Pressent is a collaboration between The Royal Press letterpress museum and 4 Malaysian designers. The designers: kongsi 一 亻一 半, Ejin Sha and Angellailai Wong stepped into the past to expose the stories of The Royal Press and to compose new impressions of letterpress that is relevant and current.
The result of this collaboration is a series of wearables and stationery that push the boundaries of traditional letterpress applications.
I helped the team develop a quirky tone to the product names and descriptions. Each product had a fun wordplay with Malay words, while highlighting The Royal Press’ history as a polyglot printing press.
Branding & Concept: The Royal Press / Kongsi Design / Ejin Sha / Angel Wong
Location: Kuala Lumpur
Carry a piece of good news everywhere with this unique tote.
This 6-fold tote pays tribute to the ‘Koo Cheng Yet Pao’: a monthly 6-page newspaper that ran in Malacca during the 1950s. A play on the Malay word ‘surat khabar’ (newspaper), this tote makes for a functional statement bag for any occasion.
Up and down, round and round — this backpack will take you to higher ground.
The term uppercase and lowercase came from how metal type trays were arranged in printing presses. Capital letters were placed on higher shelves, while small letters were placed below. This unique letterpress-printed bag pays homage to the basic typography terminology.
Curious medication visuals add a unique flavour to daily apparel.
The Royal Press commonly printed multilingual medicine labels before the implementation of British regulations. One quirky advertisement of a medicated oil to relieve itching had a bold graphic style suitable for modern apparel. You can now wear your letterpress love proudly on your sleeve — literally.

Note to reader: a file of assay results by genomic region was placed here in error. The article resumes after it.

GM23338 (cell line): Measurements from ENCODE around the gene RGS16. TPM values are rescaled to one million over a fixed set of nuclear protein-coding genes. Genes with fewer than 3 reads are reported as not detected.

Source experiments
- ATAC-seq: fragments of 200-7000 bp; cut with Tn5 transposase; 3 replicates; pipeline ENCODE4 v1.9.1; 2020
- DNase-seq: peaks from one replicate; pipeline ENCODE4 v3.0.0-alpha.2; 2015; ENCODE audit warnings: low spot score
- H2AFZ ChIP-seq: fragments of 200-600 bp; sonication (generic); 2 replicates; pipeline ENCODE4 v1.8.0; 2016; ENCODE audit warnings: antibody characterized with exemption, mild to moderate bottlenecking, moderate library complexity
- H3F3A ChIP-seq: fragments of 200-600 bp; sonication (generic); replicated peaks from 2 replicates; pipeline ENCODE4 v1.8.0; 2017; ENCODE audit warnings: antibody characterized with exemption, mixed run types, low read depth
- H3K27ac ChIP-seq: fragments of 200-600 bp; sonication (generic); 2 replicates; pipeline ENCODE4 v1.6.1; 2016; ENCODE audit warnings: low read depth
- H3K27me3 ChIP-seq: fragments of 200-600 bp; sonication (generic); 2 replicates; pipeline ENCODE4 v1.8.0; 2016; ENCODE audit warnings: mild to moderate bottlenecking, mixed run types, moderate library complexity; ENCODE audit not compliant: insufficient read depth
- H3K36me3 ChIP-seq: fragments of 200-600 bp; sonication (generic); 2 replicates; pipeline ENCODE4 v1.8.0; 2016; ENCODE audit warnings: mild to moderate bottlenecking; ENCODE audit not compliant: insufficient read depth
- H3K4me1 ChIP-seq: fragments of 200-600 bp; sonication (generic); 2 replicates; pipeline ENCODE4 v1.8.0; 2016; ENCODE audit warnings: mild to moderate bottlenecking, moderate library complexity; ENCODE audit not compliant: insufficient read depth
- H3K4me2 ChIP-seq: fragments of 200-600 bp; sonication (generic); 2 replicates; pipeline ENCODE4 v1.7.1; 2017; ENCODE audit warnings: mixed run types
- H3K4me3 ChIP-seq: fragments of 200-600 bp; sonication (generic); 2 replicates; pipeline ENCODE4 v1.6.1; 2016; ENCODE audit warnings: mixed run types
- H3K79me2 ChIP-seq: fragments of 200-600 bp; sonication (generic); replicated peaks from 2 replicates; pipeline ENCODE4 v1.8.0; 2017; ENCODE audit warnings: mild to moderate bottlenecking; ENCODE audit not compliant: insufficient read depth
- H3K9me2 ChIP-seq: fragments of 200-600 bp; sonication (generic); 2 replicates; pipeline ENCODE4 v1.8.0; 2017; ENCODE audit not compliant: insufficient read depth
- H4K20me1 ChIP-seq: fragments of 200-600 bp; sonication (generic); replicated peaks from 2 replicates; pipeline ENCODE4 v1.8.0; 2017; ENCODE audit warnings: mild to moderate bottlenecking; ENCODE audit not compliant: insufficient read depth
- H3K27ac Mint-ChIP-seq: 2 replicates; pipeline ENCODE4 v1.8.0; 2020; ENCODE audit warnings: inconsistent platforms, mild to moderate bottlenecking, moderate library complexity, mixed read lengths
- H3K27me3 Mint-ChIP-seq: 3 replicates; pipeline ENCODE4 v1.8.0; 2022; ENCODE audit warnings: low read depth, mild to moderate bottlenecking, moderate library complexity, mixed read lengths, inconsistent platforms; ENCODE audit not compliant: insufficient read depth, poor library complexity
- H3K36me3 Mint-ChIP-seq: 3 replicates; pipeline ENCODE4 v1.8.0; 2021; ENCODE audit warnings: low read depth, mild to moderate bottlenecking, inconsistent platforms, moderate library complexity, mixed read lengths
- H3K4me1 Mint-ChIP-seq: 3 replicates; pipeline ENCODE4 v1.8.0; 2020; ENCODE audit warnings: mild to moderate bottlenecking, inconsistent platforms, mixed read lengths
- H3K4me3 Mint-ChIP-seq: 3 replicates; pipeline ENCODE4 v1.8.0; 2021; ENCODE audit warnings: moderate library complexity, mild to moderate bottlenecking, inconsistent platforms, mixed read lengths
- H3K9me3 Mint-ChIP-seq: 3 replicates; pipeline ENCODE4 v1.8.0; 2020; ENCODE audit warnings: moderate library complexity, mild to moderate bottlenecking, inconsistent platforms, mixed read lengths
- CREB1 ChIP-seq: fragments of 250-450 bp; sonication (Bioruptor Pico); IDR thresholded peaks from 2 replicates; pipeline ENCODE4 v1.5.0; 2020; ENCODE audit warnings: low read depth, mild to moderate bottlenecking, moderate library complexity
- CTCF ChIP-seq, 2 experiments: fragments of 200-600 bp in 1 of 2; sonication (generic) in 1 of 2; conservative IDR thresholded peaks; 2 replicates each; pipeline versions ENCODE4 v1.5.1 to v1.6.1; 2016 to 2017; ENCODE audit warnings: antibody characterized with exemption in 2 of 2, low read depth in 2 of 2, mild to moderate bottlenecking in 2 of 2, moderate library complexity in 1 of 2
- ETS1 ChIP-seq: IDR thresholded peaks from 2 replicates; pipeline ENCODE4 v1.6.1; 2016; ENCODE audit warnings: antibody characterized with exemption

Easy Isi Stationery Folder
Holders from the past, perfect for the present.
The Royal Press printed regularly for local schools and institutions in Malacca. Classic brown-covered exercise books were an essential part of childhood. Designed in the style of school exercise and rule books, you can fill these portable holders with notes and contacts.
Letterpress-printed companions for your daily commutes and far-flung travels.
In the days of letterpress printing, clipart templates were a quick and convenient way for clients to obtain a logo or visual for their product. A selection of clipart have been taken from The Royal Press archives and printed onto these travel accessories.
Organising your belongings the letterpress way.
Made popular in the United States during the 19th century, the California job case had 89 compartments that combined all upper and lowercase types into one tray. The layout lends itself to this easy-to-use personal organiser.
No need for flipping tables, the rule is very simple!
‘Upside Down, Left to Right’ is the golden rule typesetters follow when they are composing. This denotes the orientation of lead type on the composing stick and ensures consistent print accuracy. Letterpress-printed onto a multipurpose sleeve, you can now keep this rule — and your belongings — by your side.